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Stucco Bricking

Star Creating the look of brick masonry without the cost and earthquake risk.


The look

Stucco bricking example 



I decided to use acrylic rather than traditional cement stucco because it is very much lighter and so doesn't need a metal lathe to transfer its weight into the wall structure.  Acrylic is applied in a much thinner layer and is naturally lighter so does not need a metal lathe.  It also sticks well to the polystyrene surface.  It is also somewhat rubbery so does not develop cracks.

The official term is "Textured acrylic finish system" (TAFS).

Make sure the TAFS products used are breathable so that water does not get trapped behind.

These are the two major products that I chose.

Garrison and Bastion 

Garrison and Bastion 

Bob Rumbaugh Acrylall, LLC
3120 46th. Ave. N.
St. Petersburg,
Fl. 33714

First apply the Garrison and then apply the Bastion.

EPS surface

The wall has EPS sheeting on the outside of the ICF.  This leaves a uniform flat EPS surface, but with indents where the screws with big washers have been used to hold it on.  The positioning of the screws is important to ensure that the screws are under the bricks.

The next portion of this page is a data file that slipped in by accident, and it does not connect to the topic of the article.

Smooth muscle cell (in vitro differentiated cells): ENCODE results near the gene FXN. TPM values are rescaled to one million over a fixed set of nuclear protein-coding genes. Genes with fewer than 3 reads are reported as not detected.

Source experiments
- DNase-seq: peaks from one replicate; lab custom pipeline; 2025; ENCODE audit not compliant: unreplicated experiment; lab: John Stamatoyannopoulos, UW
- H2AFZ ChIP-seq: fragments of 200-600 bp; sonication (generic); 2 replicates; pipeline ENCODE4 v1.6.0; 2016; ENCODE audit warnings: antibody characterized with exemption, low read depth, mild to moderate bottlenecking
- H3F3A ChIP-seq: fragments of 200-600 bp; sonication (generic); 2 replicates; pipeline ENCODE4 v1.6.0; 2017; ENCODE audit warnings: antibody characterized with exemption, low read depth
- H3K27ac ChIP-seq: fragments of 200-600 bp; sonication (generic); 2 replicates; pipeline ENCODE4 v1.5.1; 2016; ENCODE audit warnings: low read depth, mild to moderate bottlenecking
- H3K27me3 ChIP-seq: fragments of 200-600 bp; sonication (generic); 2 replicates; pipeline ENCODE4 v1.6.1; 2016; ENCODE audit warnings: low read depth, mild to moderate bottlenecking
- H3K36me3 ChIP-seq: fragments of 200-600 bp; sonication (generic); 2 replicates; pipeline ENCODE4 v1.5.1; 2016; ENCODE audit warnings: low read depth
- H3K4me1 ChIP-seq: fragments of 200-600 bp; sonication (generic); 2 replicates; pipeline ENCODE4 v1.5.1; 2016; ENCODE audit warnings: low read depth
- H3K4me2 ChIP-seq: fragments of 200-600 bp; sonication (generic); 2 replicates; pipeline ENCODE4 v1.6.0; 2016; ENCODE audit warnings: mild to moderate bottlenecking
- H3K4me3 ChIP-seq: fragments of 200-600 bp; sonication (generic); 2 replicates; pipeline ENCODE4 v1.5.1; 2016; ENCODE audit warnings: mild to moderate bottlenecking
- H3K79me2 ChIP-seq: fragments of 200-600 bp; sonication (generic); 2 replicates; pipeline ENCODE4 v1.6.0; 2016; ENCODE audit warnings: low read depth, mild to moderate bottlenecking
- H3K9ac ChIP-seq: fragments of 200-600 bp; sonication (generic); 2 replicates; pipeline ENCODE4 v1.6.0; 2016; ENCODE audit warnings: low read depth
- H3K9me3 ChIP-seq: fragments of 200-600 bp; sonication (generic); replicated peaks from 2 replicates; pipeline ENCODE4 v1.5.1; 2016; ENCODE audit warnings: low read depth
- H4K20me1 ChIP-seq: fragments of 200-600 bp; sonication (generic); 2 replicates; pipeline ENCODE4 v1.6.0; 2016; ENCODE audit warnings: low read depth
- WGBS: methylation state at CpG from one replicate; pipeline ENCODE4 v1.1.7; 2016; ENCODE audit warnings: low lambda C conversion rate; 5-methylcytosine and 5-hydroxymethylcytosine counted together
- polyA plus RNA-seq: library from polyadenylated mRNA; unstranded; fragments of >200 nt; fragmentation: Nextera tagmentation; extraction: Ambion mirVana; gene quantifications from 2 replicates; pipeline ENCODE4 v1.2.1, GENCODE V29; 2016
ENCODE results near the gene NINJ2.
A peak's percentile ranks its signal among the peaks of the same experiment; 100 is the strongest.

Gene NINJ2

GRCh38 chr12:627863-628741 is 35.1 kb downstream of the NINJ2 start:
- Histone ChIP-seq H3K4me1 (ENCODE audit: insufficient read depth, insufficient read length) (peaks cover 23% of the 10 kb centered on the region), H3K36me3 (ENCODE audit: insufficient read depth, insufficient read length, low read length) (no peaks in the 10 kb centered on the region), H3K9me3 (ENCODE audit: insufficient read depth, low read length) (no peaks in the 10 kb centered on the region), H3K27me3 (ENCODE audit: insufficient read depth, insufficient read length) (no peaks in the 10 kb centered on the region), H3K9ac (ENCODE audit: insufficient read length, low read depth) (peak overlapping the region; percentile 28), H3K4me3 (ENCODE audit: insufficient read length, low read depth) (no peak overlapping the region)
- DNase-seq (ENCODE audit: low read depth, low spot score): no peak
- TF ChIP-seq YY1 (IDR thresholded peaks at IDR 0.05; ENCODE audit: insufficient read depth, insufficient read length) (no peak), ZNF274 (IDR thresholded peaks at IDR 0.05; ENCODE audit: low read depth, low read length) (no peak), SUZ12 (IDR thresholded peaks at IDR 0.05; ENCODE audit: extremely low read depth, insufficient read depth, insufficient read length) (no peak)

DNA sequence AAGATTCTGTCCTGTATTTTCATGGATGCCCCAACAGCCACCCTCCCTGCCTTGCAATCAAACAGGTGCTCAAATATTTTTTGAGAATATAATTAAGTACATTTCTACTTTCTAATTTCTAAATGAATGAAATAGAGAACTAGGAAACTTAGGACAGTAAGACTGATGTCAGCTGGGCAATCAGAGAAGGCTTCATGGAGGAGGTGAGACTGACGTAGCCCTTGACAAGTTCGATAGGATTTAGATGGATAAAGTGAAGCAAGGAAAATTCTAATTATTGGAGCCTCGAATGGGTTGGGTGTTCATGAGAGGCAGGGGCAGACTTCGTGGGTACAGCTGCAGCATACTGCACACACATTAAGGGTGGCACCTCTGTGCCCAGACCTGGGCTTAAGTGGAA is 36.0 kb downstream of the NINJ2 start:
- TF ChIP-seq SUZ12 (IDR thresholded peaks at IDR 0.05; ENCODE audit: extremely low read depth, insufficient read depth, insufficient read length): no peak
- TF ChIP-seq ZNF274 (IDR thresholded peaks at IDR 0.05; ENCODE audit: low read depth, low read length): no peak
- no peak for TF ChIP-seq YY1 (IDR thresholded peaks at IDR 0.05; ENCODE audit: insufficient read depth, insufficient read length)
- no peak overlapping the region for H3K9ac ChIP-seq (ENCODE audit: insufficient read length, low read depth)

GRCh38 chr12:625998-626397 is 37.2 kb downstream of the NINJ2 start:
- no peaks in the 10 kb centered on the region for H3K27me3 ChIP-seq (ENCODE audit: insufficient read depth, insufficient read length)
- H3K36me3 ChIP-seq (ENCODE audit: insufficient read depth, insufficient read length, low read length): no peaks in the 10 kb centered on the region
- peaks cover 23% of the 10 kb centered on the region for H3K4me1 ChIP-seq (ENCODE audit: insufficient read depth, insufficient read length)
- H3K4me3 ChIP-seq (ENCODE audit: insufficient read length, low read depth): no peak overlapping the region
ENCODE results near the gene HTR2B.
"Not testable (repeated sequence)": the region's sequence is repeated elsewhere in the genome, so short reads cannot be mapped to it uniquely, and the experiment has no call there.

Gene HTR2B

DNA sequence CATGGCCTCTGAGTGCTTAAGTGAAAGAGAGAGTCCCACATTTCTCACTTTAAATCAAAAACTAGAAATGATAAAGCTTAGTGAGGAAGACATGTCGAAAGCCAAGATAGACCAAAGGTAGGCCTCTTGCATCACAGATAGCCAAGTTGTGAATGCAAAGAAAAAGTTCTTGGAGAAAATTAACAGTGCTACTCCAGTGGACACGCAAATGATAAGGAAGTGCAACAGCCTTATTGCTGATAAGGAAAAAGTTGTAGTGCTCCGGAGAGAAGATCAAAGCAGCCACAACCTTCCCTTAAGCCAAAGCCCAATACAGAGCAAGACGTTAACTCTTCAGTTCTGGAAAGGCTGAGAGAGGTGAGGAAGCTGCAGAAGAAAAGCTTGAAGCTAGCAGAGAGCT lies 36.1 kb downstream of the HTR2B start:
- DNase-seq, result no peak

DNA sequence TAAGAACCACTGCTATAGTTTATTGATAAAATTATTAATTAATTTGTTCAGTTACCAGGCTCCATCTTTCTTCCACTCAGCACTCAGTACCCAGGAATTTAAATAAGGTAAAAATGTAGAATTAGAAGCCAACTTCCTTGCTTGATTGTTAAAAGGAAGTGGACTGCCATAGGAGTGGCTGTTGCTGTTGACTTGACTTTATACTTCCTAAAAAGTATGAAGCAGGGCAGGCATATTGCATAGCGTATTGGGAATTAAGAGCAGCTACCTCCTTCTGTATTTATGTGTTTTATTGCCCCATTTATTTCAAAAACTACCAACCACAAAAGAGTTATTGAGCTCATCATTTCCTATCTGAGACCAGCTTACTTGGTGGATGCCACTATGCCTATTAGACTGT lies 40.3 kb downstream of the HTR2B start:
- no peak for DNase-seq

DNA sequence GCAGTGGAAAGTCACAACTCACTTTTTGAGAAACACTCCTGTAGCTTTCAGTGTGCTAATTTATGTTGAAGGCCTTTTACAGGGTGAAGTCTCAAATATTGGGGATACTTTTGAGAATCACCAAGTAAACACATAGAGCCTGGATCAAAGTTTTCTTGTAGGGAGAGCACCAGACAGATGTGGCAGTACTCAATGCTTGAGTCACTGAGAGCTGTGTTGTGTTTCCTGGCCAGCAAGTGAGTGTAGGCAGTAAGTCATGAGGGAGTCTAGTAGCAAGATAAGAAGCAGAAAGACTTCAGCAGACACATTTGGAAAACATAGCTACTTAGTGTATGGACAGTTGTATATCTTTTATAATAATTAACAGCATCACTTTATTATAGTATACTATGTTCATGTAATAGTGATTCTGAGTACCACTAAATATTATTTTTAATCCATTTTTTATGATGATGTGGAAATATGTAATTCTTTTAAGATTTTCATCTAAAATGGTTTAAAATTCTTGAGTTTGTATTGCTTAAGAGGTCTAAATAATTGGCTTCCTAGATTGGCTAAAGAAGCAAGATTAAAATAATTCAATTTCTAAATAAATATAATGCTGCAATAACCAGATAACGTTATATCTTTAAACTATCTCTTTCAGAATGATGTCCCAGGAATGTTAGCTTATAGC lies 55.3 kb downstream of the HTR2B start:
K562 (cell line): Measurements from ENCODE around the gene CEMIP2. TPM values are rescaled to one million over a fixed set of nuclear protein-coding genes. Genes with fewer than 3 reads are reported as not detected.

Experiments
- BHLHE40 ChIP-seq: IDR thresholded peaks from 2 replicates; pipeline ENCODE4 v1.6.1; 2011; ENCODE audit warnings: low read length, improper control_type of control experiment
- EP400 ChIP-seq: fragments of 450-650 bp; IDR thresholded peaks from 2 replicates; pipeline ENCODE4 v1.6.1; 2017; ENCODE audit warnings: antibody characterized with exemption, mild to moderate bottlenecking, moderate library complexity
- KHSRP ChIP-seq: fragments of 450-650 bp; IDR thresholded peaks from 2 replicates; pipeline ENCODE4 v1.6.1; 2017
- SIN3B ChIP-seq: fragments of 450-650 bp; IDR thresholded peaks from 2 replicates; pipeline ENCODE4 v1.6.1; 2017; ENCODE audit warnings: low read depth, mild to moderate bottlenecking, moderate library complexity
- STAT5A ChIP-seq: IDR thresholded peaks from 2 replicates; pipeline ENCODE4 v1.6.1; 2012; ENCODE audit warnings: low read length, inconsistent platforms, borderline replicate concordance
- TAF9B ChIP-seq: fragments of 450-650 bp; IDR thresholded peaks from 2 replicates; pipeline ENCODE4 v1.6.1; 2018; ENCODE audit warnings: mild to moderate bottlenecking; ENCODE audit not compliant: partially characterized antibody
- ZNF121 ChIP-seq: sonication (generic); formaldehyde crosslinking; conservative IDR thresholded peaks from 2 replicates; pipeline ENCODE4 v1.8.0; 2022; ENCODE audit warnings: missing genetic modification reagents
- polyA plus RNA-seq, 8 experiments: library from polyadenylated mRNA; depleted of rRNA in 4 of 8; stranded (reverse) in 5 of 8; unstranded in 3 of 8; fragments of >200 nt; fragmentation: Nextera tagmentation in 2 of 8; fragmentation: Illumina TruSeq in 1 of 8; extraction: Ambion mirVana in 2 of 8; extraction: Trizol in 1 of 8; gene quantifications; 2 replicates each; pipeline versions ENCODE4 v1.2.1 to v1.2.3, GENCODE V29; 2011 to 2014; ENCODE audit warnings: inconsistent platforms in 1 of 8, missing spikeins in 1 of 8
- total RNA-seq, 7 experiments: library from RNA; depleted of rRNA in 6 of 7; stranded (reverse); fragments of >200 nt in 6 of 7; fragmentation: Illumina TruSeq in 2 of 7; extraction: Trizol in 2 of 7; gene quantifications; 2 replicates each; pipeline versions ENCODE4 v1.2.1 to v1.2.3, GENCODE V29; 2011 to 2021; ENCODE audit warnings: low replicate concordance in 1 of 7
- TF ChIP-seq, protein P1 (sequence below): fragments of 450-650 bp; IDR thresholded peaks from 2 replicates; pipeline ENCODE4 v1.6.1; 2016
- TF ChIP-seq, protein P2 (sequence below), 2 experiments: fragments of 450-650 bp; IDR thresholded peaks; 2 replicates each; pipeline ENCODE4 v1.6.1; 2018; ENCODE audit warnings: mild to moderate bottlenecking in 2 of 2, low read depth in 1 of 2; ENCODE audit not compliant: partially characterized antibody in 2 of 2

To create the bricks, half inch thick EPS sheet is cut into brick sized rectangles.

Other details

Brick size

In the UK, the usual size of a modern brick is 8-5⁄8 × 2-5⁄8 inches, which with a nominal 3⁄8 inch mortar joint, forms a unit size 9 × 3 inches.
In the In USA modern bricks are usually about 8 × 2 1⁄4 inches, which with a nominal 3⁄8 inch mortar joint, forms a unit size 8-3/8 × 2-5/8 inches.

My choice is to use the UK standard (slightly larger bricks) so my bricks are 8-5/8" x 2-5/8" and are installed on a 9" x 3" grid.  Allowing for 1/8" stucco thickness round the edge, that means the EPS brick pieces are 8-3/8" x 2-3/8".

The brick pattern is offset by 4.5".  So that means the brick depth is 4-1/8".

Brick look examples

These examples of brick styles are presented with what I consider the best look at the top.

The following has nice mortar color and nicely defined bricks.  Possibly the brick color is a bit too pale...

Brick example 

In the following the bricks are a bit too beaten up...

Brick example

In the following the mortar is a bit too yellowy...

Brick example

The following has a nice brick color, but the mortar is a bit too flush with the surface.  This style would be applicable if not using stick on EPS brick faces.

Brick example 

The following is a bit too multicolored.  With different colors you need to be too careful to make the bricks look random...

Brick example

This one is too pale...

Brick example

This one is too loud...

Brick example


The best color for mortar is "standard gray Type S mortar".

My window surround design

Window look colored 



One of the nice things that come from applying stucco over a brick contoured surface is that the stucco is well supported and so there is no risk of a sheet of stucco breaking away and falling off the wall.


Details of Fiberglass Mesh used.